Positive Interventions for Perpetrators of Adolescent violence in the home (PIPA project)

PIPA project AVITH forum 27 April 2017

In December 2016, 11 projects were funded by ANROWS through the Perpetrator Intervention Research Stream Grants Round. The purpose of the Round was to engage research projects to improve the evidence base on perpetrator interventions, to explore the effectiveness of different interventions, to identify models to address perpetrator diversity, and to develop interventions by, with, and for, Indigenous communities. One of the projects funded by the stream was the PIPA project, a multi-agency proposal led by the Centre for Innovative Justice at RMIT in Victoria, focusing on adolescent violence in the home (AVITH).

 AVITH is poorly understood, and the evidence base for effective interventions for young people who perpetrate family violence is very limited. While disparate programs across Australia offer services in this context, a considered policy response has not been developed, with practices differing within and across jurisdictions. The recent 2016 Victorian Royal Commission into Family Violence highlighted the lack of public and sector awareness around this issue and called for AVITH to be recognised as a distinct form of family violence with its own dedicated research and policy streams.

Responding to these recommendations, the PIPA Project aims to increase understanding about the prevalence of, and responses to, AVITH in Australia. It seeks to build awareness of AVITH and to identify available responses and service gaps across three jurisdictions: Tasmania, Western Australia and Victoria. The PIPA Project is a multi-agency project led by the Centre for Innovative Justice (CIJ) at RMIT University in partnership with Kildonan UnitingCare, Legal Aid Western Australia, Peel Youth Services, the University of Tasmania and Victoria Legal Aid.

 In late April, CIJ held a forum focusing  on Family Violence: Responding to the Next Generation at the State Library of Victoria. Facilitated by Rob Hulls, Director of CIJ, and attended by over 100 people, the forum featured the following panel members:

  • The Hon. Gavin Jennings, Special Minister of State overseeing the implementation of the Royal Commission into Family Violence recommendations
  • Lily Anderson, Step Up Program, USA
  • Judge Amanda Chambers, President of the Children's Court of Victoria
  • Jo Howard, experienced practitioner and researcher in AVITH field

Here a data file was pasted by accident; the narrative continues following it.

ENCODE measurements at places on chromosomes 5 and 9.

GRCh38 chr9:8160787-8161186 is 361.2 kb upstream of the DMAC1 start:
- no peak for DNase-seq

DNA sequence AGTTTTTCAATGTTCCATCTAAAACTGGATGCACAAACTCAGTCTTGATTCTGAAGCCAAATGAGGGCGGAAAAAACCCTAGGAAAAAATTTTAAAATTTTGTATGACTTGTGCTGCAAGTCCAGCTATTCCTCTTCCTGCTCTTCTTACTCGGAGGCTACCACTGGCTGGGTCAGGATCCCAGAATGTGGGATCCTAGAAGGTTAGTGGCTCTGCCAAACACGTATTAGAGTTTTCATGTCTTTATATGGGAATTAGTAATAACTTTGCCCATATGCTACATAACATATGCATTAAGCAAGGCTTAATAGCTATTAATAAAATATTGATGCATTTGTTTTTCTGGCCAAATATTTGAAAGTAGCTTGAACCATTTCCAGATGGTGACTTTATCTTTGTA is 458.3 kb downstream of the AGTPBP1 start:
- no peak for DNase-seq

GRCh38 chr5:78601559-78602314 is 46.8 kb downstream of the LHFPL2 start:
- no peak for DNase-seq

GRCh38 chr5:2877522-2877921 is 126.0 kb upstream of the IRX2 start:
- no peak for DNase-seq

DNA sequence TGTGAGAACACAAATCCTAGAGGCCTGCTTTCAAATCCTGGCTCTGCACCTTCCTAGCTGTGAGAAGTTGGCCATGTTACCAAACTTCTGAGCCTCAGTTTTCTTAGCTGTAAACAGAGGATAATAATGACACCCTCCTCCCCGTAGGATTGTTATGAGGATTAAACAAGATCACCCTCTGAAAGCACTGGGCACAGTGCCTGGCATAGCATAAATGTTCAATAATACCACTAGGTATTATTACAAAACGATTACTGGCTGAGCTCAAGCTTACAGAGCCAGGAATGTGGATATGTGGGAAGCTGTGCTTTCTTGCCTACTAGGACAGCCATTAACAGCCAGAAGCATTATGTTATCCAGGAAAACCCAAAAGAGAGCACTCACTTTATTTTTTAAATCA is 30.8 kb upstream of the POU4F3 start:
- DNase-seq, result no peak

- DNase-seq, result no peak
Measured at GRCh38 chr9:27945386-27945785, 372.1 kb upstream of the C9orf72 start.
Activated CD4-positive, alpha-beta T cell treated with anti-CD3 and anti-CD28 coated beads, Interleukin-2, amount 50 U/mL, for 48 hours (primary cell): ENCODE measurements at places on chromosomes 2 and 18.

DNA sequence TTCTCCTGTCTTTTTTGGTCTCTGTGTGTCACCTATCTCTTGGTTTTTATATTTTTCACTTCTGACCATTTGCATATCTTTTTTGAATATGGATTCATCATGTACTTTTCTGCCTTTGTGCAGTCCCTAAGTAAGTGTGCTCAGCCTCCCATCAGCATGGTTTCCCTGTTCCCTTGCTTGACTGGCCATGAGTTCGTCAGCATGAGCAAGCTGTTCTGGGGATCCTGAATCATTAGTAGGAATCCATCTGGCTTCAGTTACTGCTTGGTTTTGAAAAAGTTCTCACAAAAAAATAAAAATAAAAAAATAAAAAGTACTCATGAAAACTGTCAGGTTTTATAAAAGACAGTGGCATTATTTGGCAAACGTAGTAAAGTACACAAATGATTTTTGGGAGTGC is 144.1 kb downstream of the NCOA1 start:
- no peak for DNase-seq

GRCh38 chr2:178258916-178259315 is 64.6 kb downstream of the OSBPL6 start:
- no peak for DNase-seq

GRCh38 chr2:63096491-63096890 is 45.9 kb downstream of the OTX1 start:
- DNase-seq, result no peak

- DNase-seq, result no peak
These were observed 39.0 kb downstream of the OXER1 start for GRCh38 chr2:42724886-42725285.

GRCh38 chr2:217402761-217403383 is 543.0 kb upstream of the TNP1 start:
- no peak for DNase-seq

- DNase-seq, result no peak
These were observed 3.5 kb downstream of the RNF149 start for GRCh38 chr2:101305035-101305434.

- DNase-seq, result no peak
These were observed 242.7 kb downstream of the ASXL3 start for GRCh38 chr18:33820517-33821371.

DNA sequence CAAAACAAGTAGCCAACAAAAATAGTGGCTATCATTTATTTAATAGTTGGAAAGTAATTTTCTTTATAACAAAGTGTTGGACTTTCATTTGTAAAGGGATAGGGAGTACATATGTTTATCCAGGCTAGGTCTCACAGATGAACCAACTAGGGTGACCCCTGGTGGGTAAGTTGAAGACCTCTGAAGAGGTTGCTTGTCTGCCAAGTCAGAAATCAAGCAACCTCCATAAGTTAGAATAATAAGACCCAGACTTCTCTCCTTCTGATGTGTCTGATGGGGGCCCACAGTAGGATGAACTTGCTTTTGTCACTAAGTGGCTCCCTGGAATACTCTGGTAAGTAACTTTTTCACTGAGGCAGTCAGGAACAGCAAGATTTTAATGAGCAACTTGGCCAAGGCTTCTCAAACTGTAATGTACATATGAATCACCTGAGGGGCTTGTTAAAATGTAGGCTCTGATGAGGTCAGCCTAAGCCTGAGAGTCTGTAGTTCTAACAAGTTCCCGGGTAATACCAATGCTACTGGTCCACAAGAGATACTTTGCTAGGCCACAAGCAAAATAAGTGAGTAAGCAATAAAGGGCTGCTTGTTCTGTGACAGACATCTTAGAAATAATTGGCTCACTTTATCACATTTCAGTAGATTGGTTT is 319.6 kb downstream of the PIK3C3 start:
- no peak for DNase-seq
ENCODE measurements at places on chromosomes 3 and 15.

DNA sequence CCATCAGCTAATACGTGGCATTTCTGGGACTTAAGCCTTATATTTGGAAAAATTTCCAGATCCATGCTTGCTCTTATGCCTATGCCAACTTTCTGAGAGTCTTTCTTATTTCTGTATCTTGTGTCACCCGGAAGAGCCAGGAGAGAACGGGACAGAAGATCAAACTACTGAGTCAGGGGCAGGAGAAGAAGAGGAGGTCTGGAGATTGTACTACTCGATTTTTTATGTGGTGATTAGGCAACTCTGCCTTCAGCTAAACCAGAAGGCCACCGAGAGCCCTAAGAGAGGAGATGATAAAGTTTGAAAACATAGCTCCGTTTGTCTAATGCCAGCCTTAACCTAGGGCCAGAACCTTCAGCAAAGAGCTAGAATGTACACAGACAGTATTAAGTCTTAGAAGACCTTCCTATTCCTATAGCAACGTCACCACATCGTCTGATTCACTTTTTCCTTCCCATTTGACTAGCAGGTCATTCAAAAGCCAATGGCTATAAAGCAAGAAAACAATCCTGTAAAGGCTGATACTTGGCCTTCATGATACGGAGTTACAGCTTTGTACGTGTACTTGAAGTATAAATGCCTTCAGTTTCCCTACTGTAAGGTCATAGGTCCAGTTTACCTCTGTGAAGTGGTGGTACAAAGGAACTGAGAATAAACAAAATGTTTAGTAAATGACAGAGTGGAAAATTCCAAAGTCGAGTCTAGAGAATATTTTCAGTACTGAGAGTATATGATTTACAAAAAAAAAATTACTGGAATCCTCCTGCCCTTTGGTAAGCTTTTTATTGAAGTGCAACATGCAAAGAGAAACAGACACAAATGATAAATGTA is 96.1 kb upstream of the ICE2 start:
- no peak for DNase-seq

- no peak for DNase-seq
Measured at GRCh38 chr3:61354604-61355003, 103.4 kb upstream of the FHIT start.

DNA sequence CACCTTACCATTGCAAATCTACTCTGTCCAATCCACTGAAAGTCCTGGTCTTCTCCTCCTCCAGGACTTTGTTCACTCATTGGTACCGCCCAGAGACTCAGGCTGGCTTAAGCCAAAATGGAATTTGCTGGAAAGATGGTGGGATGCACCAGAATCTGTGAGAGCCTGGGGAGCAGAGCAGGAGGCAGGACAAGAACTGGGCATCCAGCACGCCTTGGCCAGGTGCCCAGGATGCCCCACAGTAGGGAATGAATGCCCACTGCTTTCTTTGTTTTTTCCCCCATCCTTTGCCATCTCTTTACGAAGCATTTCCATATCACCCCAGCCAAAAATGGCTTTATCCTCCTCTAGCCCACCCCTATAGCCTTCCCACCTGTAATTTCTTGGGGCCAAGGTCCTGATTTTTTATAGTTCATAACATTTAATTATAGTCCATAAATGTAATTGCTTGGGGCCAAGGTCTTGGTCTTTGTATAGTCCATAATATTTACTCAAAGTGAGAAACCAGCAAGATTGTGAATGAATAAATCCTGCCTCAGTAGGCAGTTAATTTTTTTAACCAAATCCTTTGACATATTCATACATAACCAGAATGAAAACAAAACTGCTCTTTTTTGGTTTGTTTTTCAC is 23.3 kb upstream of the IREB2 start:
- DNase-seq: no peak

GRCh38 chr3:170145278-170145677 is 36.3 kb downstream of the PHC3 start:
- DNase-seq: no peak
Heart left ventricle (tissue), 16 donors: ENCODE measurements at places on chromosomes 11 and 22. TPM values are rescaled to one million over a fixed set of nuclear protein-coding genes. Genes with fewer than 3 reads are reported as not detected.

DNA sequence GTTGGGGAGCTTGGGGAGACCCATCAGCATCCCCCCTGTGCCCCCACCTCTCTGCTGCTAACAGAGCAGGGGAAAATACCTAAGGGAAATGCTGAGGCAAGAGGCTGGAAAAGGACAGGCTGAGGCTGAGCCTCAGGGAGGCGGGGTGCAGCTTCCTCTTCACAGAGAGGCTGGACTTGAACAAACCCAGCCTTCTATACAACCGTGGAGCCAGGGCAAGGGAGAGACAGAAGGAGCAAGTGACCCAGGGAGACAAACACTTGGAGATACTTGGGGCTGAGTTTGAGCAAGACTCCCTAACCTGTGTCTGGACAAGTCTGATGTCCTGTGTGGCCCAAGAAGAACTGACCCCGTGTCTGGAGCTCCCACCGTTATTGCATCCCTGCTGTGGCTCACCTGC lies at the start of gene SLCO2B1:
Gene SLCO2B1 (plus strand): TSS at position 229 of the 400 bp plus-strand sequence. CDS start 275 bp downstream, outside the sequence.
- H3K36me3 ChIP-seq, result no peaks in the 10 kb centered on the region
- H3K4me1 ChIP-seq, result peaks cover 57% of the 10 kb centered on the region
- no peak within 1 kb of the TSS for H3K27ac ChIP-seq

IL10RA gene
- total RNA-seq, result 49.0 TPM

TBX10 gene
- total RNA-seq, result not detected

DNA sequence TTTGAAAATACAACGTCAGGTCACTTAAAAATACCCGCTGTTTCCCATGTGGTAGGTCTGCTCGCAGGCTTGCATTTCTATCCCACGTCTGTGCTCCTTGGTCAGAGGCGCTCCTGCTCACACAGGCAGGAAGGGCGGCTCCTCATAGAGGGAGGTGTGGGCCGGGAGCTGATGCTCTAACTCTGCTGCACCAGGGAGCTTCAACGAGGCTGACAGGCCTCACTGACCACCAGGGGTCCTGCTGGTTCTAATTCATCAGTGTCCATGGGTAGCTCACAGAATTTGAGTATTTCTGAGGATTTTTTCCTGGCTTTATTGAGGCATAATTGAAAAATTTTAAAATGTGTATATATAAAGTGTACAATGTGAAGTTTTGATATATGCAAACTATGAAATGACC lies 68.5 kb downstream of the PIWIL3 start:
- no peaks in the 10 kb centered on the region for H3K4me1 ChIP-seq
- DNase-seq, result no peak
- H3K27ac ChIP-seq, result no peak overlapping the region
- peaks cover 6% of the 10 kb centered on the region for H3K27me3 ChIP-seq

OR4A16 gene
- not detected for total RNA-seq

• Elizabeth Grawe, a parent with direct experience of AVITH
  • Jamie Marloo Thomas, Wayapa Wuurrk Aboriginal Wellness Foundation

Forum attendees included high level government and policy representatives; members of the legal profession; academics; students; and members of the family violence, social and community services sector.  In addition to the Forum,  research Project Partners and other interested agencies including the Victorian Department of Health and Human Services, the Children’s Court of Victoria and the Judicial College of Victoria contributed funds to support the visit of Lily Anderson from the US. Ms Anderson is the co-founder of the Step Up in the United States – an adolescent parent model based on restorative practice.  During her visit the PIPA project was able to facilitate delivery of:

  • an all day practitioner workshop for service providers around adolescent violence
  • judicial education for Children’s Court and other Magistrates around legal responses; and
  • a two hour workshop for Victoria Legal Aid lawyers concerning the same.

The Centre for Innovative Justice has also been invited to visit Ms Anderson in Seattle, Washington, at a later time to report on the findings of the PIPA Project once complete.

Feedback from the Forum has been very positive, with the breadth and complexity of the issues associated with AVITH highlighted. The Forum audience was particularly struck by the courage and experience of Elizabeth Grawe, the parent who spoke about her direct experience.

 More information about the PIPA project, please see the ANROWS PIPA Project page and visit the CIJ Blog. Click here for an audio link to the Forum (1.5 hours).